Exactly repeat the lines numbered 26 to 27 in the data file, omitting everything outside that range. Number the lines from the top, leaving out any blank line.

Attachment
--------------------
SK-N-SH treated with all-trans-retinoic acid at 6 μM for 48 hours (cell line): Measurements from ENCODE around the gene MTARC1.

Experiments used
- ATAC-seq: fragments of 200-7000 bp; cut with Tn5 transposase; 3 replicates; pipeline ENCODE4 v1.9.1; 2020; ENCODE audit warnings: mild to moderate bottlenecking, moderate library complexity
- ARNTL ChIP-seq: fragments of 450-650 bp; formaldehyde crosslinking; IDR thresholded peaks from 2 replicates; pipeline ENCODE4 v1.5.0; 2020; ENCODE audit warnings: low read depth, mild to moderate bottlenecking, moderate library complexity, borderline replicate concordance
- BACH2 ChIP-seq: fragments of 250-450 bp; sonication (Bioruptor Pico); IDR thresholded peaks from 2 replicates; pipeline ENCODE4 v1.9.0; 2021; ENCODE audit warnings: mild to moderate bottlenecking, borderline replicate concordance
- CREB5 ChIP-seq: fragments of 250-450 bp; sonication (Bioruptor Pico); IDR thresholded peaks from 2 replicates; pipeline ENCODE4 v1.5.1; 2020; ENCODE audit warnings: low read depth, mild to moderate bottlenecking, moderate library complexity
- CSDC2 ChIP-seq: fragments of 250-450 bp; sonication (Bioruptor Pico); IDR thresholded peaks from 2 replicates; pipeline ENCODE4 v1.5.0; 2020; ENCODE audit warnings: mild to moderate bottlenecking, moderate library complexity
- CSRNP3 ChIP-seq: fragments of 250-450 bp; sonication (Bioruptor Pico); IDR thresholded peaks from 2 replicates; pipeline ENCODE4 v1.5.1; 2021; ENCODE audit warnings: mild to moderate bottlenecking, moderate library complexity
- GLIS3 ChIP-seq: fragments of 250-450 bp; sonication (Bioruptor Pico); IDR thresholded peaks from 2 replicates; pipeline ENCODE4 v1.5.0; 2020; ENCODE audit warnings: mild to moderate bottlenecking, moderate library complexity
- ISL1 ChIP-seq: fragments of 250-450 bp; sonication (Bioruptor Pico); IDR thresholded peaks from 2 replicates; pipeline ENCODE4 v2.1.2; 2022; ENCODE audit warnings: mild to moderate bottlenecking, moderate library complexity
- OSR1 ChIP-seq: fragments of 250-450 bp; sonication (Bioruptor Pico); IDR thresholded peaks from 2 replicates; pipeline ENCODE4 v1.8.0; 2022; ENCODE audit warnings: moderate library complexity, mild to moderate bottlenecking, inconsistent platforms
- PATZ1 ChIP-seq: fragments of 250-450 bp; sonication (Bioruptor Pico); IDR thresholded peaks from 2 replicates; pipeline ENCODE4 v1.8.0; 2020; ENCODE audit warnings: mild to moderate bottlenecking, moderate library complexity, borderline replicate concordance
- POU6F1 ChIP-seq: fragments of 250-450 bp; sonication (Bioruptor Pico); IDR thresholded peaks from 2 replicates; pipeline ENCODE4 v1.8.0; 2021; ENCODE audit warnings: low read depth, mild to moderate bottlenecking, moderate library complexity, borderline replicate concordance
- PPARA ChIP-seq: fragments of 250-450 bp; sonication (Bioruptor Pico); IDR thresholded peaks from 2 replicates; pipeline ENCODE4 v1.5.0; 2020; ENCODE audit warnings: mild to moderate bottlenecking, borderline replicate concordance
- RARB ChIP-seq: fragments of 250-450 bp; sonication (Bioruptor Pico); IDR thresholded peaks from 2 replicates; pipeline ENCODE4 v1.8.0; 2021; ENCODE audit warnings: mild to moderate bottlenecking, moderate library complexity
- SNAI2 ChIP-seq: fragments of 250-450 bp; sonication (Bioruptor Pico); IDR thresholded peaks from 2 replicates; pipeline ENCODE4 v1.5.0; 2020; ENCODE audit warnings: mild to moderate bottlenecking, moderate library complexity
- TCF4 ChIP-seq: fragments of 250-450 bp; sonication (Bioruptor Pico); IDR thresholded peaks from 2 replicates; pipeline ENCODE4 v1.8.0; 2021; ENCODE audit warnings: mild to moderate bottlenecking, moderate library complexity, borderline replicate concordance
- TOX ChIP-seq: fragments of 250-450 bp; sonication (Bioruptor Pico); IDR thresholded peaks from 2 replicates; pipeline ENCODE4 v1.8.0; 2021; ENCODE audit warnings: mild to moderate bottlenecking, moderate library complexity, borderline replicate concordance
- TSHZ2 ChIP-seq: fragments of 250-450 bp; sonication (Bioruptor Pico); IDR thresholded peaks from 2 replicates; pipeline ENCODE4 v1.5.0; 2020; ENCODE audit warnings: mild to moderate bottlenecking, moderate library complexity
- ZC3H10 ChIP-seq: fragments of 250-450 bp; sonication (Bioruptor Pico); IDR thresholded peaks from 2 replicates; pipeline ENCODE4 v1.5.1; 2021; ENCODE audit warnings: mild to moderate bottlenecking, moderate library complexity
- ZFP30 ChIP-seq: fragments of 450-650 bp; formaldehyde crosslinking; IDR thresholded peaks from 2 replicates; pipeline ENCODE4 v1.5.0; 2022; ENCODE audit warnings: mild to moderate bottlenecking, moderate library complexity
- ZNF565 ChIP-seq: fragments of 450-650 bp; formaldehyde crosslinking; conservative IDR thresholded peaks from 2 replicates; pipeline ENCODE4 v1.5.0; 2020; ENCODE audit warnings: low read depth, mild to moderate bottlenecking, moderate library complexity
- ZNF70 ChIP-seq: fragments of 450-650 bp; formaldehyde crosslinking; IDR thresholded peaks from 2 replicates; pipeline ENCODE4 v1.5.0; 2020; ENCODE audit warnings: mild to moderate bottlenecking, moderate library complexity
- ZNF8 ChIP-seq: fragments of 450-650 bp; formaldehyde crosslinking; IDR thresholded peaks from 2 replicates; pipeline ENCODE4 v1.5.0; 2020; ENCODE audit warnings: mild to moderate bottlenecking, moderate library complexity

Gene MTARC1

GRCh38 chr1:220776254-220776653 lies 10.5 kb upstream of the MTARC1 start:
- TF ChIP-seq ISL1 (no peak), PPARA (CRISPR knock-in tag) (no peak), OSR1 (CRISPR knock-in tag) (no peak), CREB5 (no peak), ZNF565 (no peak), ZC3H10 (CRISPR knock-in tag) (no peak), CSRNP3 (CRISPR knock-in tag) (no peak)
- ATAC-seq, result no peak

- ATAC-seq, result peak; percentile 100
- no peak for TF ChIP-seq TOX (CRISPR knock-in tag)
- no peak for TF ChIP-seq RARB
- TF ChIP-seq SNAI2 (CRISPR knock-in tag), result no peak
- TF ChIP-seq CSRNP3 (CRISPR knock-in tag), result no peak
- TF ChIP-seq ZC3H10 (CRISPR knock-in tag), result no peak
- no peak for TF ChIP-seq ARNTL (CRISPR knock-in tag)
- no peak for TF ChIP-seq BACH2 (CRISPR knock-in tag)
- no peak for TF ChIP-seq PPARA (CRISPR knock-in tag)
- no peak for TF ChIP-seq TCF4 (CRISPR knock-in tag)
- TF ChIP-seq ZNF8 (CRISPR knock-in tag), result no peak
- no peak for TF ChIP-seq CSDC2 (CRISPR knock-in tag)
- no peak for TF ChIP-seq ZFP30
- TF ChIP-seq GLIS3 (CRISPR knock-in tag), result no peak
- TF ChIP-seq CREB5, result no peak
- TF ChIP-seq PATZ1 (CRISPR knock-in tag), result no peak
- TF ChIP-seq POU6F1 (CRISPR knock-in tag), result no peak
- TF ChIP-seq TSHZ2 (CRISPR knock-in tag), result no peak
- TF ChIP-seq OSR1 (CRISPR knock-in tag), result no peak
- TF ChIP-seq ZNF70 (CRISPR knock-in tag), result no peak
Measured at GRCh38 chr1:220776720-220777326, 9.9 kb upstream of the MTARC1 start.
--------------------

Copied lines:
GRCh38 chr1:220776254-220776653 lies 10.5 kb upstream of the MTARC1 start:
- TF ChIP-seq ISL1 (no peak), PPARA (CRISPR knock-in tag) (no peak), OSR1 (CRISPR knock-in tag) (no peak), CREB5 (no peak), ZNF565 (no peak), ZC3H10 (CRISPR knock-in tag) (no peak), CSRNP3 (CRISPR knock-in tag) (no peak)